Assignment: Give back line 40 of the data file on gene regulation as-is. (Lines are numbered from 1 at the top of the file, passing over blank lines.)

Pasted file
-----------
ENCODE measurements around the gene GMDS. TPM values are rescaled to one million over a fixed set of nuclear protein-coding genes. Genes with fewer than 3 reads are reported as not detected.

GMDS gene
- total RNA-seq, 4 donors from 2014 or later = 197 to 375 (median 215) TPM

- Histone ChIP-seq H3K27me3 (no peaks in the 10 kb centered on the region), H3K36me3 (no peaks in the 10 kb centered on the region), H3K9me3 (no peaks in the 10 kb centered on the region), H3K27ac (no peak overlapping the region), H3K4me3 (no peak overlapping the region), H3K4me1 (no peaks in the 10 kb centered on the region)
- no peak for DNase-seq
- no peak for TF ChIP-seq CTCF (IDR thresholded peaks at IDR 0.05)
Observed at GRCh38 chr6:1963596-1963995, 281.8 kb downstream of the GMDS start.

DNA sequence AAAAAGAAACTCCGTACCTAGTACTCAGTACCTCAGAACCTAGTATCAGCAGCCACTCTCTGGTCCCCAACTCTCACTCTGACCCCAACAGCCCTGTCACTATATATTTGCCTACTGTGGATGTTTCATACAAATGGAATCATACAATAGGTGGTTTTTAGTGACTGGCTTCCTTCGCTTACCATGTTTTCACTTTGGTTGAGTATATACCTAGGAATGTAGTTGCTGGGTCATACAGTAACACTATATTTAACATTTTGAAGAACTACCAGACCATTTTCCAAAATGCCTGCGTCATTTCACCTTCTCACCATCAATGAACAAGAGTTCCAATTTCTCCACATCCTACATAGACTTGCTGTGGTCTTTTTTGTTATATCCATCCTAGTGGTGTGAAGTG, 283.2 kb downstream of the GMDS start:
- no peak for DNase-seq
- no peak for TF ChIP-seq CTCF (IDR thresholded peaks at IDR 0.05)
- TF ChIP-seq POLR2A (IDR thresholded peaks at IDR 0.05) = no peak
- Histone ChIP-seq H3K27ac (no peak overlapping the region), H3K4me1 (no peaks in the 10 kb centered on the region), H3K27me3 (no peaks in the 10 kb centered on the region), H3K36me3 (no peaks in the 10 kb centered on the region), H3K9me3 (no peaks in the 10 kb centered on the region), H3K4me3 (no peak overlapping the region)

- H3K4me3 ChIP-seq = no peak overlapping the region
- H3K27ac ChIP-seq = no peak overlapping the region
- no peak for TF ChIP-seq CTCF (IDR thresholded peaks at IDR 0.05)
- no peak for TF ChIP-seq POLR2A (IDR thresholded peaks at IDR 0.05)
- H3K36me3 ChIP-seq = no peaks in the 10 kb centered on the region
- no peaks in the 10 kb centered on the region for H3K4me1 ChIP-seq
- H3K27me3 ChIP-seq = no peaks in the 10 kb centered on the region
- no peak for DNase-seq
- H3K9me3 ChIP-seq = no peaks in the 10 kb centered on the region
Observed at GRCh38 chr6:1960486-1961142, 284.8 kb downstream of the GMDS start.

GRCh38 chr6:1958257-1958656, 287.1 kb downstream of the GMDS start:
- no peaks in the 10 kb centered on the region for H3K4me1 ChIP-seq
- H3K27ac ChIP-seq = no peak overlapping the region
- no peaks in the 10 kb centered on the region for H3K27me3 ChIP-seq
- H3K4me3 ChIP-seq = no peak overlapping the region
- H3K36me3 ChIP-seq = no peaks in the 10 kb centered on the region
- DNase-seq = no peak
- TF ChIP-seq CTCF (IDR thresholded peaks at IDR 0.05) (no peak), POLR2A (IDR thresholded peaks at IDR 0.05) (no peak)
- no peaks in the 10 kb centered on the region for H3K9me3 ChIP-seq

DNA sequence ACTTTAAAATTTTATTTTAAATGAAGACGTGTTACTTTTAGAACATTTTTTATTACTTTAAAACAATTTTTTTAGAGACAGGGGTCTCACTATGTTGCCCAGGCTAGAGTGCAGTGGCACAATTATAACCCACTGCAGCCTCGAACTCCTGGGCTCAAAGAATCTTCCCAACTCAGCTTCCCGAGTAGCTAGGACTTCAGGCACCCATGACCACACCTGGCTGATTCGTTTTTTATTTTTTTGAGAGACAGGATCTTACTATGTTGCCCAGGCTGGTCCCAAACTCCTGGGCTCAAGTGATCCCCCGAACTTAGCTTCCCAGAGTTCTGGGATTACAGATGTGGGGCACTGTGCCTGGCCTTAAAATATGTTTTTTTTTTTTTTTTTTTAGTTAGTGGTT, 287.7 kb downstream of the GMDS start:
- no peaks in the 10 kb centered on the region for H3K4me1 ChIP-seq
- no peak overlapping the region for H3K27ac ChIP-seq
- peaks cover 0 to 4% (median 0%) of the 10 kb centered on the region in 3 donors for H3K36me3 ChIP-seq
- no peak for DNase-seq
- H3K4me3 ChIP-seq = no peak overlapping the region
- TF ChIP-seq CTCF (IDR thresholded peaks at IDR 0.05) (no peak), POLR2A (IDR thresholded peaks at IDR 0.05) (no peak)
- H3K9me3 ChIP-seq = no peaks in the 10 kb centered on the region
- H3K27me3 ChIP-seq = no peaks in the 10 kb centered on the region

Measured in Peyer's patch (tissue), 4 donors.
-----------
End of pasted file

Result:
- H3K27me3 ChIP-seq = no peaks in the 10 kb centered on the region